May 092022
Considering the Best Interests of the Child when Sentencing Parents in Canada: Sample Case Law Review
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Earlier this month CFSC staff Nancy Russell joined other members of civil society in meeting with the United Nations Committee on the Rights of the Child. Nancy took the opportunity to highlight the issues identified in our submission below.

Questions that we drew to the attention of the Committee on the Rights of the Child have now been asked of Canada: How many children with incarcerated parents are living in Canada? How does Canada ensure the rights of these children? Good references were made to interrelated and vitally important issues including Truth and Reconciliation and Jordan’s Principle.

Supplemental Note to the Alternative Report of the Canadian Friends Service Committee (PDF).

To the members of the United Nations Committee on the Rights of the Child,

The attached alternative report “Regarding Children of Incarcerated Parents in Canada” was originally submitted by the Canadian Friends Service Committee (CFSC) on February 28, 2020. Friends in Canada remain deeply committed to holding ourselves and our government to account for the inequities faced by many children in our society. 

Since 2020, Canada has faced troubling developments within its criminal justice system that include an increase in the proportion of incarcerated Indigenous women to almost 50% of all federally-sentenced women.[1] Most incarcerated women are mothers of dependent children. This is especially true for federally-sentenced Indigenous women.[2] 

New governmental reports and legislation may help to provide context regarding efforts to “address the profound systemic inequities and disparities that remain present in the core fabric of our society, including our core institutions,” as was stated in Canada’s Ministry mandate letters in 2021.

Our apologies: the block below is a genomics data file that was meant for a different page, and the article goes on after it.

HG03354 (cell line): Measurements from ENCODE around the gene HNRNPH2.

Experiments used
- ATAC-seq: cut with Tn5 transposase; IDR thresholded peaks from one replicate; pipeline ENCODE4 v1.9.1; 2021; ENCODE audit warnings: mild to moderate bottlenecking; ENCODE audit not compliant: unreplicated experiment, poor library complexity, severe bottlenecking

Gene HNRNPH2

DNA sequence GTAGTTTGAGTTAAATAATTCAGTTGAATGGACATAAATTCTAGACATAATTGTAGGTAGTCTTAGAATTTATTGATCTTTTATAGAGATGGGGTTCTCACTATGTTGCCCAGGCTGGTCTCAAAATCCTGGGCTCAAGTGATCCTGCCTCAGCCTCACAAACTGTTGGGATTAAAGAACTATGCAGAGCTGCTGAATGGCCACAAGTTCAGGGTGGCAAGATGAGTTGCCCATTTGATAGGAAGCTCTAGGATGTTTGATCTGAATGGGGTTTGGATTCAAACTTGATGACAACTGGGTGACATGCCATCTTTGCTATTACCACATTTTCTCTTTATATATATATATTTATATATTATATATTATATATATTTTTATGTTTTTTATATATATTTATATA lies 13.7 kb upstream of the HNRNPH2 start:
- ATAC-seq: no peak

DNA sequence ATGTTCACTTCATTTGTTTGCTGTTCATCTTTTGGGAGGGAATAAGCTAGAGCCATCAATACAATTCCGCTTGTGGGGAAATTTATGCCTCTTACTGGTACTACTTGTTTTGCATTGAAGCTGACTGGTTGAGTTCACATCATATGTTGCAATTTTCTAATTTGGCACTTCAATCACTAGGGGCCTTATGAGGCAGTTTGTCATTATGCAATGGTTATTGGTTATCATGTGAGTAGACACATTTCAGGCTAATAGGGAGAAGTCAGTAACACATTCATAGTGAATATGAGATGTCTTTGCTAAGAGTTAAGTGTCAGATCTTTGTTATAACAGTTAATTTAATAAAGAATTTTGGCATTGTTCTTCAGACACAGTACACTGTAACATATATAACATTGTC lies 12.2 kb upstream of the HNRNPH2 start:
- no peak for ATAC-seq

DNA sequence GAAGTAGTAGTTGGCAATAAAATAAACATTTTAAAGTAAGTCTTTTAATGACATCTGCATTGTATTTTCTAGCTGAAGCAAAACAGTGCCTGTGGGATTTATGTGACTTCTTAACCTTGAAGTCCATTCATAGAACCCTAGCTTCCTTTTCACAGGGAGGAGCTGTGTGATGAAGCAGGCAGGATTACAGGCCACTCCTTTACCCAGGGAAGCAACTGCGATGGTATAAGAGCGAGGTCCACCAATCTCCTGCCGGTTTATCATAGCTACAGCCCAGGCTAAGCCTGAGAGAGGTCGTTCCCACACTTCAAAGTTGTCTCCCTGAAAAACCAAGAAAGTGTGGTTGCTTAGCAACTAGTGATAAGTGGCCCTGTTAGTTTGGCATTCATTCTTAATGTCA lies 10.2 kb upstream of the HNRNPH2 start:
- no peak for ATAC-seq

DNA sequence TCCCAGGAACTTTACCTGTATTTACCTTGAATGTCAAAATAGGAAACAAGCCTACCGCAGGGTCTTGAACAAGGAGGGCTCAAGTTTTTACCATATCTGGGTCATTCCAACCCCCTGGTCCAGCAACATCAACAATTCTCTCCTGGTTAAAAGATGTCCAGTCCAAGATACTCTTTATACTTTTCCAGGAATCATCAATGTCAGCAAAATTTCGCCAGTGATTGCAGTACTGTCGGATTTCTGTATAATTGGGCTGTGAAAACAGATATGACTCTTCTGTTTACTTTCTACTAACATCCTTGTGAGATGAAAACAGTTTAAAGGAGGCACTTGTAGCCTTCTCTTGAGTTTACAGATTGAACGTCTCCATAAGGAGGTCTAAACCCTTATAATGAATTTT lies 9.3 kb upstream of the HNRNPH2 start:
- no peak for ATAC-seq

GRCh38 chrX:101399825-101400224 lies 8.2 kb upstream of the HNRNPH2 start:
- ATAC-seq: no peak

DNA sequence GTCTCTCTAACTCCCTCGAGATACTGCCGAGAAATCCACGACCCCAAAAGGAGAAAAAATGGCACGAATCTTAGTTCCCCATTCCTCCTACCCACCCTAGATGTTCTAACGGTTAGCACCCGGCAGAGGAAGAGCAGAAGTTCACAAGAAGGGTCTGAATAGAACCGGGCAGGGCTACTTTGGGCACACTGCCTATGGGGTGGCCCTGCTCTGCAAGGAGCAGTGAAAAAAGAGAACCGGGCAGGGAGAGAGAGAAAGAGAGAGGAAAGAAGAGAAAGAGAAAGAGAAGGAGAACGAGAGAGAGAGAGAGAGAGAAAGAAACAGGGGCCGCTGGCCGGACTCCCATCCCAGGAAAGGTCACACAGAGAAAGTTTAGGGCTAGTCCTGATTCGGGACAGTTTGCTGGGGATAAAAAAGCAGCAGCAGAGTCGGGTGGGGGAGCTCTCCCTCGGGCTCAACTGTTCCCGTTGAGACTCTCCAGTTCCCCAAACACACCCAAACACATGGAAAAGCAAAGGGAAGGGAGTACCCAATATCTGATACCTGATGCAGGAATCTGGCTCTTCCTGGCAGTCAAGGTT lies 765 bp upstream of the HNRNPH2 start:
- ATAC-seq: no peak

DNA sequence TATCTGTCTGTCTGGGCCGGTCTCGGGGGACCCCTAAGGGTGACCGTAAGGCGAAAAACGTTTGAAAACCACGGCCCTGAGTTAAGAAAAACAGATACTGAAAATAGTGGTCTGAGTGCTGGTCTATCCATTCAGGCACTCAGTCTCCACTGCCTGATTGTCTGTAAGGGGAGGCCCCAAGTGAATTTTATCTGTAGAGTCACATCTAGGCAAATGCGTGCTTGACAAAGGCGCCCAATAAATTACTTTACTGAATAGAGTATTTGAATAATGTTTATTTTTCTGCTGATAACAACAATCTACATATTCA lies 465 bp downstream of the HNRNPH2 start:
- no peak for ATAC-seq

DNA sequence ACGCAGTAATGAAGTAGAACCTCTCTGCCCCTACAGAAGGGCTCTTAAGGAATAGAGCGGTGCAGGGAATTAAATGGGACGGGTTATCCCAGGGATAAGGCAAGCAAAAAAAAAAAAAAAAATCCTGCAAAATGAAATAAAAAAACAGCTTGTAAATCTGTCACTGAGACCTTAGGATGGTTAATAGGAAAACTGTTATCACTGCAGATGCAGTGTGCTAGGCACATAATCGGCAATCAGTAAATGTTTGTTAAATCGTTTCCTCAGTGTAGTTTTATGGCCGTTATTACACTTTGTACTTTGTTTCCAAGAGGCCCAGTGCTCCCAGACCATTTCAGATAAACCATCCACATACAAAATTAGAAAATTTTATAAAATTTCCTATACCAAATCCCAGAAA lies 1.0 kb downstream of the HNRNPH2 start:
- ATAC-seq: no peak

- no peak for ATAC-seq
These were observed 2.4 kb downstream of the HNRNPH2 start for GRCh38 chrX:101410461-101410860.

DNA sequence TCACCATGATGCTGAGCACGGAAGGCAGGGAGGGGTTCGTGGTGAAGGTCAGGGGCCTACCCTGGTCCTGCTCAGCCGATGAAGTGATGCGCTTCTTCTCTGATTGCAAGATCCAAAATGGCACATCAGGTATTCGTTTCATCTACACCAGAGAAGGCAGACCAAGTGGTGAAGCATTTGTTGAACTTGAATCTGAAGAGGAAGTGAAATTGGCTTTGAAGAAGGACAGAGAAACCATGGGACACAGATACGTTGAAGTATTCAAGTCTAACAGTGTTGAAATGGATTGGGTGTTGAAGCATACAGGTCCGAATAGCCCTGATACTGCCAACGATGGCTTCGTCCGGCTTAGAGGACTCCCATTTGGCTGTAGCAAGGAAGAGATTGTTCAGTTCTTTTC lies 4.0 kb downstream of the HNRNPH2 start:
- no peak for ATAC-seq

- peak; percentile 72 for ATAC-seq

Considering the Best Interests of the Child when Sentencing Parents in Canada: Sample Case Law Review

We would like to draw your attention to the following:

–        On June 16, 2021, the Standing Senate Committee on Human Rights released the Report on The Human Rights of Federally-Sentenced Persons. The report contains a 16 page section entitled Access to Family and Other Loved Ones. Highlights include statements about frequently cancelled visits, children of single parents with no extended family forced into the child welfare system, and limited means of communication as examples of barriers to maintaining fundamental and positive family ties.

–        On June 21, 2021, the United Nations Declaration on the Rights of Indigenous Peoples Act received Royal Assent and immediately came into force. The Act respecting the United Nations Declaration on the Rights of Indigenous Peoples (UNDRIP) requires Canada to work in cooperation with Indigenous peoples to fully implement the UN Declaration. Article 22 of UNDRIP underscores that “particular attention shall be paid to the rights and special needs of elders, women, youth, children and persons with disabilities.”